BellSouth is broadening the frontlines in the battle for consumer broadband services to the home by further opening up its network for more competition.

The regional Bell operating company announced Monday that it had reached a comprehensive agreement with EarthLink, the second largest Internet Service Provider in the US, that permits the ISP to offer high-speed digital subscriber service line (DSL) service across its entire nine-state coverage area.

BellSouth sees the move as a means to not only drive more traffic and revenues over its own network but also to position it for more intense competition with cable TV companies for consumer Internet users.

“The real combat here is with cable,” Rich Wonders, senior director of broadband strategy for BellSouth, tells Local Tech Wire.

While terms of the deal weren’t disclosed, EarthLink will pay BellSouth fees for usage of its network. By riding BellSouth’s backbone and using BellSouth hardware, EarthLink immediately expands its so-called footprint for DSL services.

Using BellSouth facilities also means EarthLink can provide DSL service across 72 percent of BellSouth’s customer base.

“We lead the industry in percentage of DSL coverage area,” Wonders says.

BellSouth wants to see more people using DSL and its network rather than cable. And the competition between the two types of services is intense. In 2002, nearly 30 percent of US households had broadband access, and that percentage is expected to hit 70 percent by 2008 (64 million homes) by 2008, according to a recent study.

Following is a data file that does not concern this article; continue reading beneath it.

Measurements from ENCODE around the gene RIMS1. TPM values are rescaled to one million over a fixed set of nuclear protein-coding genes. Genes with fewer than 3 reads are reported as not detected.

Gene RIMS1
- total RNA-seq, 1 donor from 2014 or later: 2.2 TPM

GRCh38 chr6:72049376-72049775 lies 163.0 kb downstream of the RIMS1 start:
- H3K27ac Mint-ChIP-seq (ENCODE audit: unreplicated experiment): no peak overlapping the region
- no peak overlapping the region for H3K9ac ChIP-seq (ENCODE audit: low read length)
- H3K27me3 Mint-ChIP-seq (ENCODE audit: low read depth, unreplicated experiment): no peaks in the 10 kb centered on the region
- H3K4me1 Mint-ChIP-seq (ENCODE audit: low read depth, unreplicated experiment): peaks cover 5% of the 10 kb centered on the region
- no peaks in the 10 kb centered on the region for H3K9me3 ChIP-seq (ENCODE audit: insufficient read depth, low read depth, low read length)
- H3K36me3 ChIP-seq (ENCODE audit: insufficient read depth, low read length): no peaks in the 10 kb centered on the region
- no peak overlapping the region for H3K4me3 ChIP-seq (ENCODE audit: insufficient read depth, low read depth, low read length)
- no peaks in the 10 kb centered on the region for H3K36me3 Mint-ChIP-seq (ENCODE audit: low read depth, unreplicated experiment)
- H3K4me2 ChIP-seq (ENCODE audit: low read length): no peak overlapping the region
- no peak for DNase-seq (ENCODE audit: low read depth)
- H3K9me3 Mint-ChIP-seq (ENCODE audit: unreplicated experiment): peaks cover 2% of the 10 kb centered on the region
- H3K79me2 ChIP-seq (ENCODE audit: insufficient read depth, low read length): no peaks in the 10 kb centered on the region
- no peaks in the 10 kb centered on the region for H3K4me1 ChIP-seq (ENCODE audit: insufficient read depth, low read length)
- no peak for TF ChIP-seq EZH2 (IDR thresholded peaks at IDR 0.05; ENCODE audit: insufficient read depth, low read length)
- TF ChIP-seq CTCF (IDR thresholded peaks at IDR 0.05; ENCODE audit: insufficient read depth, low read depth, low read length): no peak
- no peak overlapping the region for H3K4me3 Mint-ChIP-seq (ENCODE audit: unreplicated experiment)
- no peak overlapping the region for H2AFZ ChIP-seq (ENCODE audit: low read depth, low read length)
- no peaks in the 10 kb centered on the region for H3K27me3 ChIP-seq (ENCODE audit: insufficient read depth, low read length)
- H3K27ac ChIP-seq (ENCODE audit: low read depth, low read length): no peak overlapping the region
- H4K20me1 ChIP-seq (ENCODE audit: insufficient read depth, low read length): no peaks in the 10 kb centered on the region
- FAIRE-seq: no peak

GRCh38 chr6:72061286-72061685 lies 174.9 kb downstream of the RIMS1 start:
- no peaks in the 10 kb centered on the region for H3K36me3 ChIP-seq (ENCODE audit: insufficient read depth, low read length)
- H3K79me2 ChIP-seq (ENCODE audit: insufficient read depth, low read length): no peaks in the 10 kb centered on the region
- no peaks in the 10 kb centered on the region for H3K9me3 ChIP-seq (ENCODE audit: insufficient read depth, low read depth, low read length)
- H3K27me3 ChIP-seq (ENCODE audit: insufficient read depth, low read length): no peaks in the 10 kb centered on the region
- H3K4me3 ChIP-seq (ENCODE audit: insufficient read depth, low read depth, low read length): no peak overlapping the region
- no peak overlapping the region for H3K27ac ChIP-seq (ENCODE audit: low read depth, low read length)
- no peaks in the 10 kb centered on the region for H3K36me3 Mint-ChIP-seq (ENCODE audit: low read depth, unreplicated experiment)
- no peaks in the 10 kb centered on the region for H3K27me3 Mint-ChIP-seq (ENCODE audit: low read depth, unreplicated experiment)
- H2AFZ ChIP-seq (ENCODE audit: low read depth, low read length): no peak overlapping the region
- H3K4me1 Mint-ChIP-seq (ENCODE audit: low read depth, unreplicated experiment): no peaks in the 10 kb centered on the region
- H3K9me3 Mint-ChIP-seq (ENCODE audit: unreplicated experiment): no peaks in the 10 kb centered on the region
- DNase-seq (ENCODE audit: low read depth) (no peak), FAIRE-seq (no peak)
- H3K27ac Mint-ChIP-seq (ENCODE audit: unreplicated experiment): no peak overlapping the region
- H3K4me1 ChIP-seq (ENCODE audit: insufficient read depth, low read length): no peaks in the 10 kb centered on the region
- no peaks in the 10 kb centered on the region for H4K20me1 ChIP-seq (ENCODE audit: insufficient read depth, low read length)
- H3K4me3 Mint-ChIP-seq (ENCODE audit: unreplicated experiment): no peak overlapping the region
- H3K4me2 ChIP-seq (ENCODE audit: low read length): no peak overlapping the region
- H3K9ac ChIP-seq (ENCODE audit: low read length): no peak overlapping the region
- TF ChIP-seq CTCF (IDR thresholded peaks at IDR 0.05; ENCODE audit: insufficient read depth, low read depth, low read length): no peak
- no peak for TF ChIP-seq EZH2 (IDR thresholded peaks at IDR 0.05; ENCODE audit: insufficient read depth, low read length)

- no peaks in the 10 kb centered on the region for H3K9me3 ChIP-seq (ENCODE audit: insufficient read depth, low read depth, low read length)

Strategy Analytics reported recently that 62 percent of home broadband users have selected DSL, up from 57 percent in 2001.

In all, there are some 8.2 million DSL lines used in the US.

Federal rules already require RBOCs to provide competitive access to its networks and facilities. Factors helping make this deal unique — and the first of its kind in the industry, says BellSouth — include EarthLink’s greater access to BellSouth services. It can rapidly expand DSL competition without having to invest as much in its own network infrastructure and remote equipment.

“This expanded deal strengthens our relationship with BellSouth, allowing EarthLink to serve more customers who want a competitive alternative when selecting their high speed Internet service provider,” said Gary Betty, chief executive officer of EarthLink in a statement. “This agreement widens our market presence and gives customers greater access to EarthLink’s award-winning service and full suite of features at speeds up to 50 times faster than a 28.8k dial-up modem.”

The move is part of EarthLink’s drive to focus on broadband services vs. dial-up. It has more than 4 million dial-up customers, but subscribers fell 4 percent in 2002.

DSL growth was EarthLink’s bright spot. It has more than 770,000 DSL users, an increase of 64 percent over 2001 totals. And those customers pay much higher fees than dial-up.

EarthLink also is offering voice-over DSL phone call service.

The Atlanta-based ISP also has agreements to offer high-speed cable access.

Wonders points out that the EarthLink deal “in no way changes our posture as a retail network.” Rather, he says the move helps BellSouth and EarthLink provide more competitive choices for broadband.

Wonders also says BellSouth will seek deals with other service and content providers to provide other products over its backbone, such as video and audio streaming.